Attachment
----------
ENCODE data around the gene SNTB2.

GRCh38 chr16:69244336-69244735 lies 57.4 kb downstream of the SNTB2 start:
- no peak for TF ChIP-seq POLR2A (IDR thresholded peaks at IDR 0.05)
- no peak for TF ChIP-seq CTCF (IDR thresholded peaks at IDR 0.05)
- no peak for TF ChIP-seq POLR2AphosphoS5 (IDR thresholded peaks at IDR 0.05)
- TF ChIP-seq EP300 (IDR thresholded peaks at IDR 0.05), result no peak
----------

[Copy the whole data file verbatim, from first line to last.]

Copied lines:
ENCODE data around the gene SNTB2.

GRCh38 chr16:69244336-69244735 lies 57.4 kb downstream of the SNTB2 start:
- no peak for TF ChIP-seq POLR2A (IDR thresholded peaks at IDR 0.05)
- no peak for TF ChIP-seq CTCF (IDR thresholded peaks at IDR 0.05)
- no peak for TF ChIP-seq POLR2AphosphoS5 (IDR thresholded peaks at IDR 0.05)
- TF ChIP-seq EP300 (IDR thresholded peaks at IDR 0.05), result no peak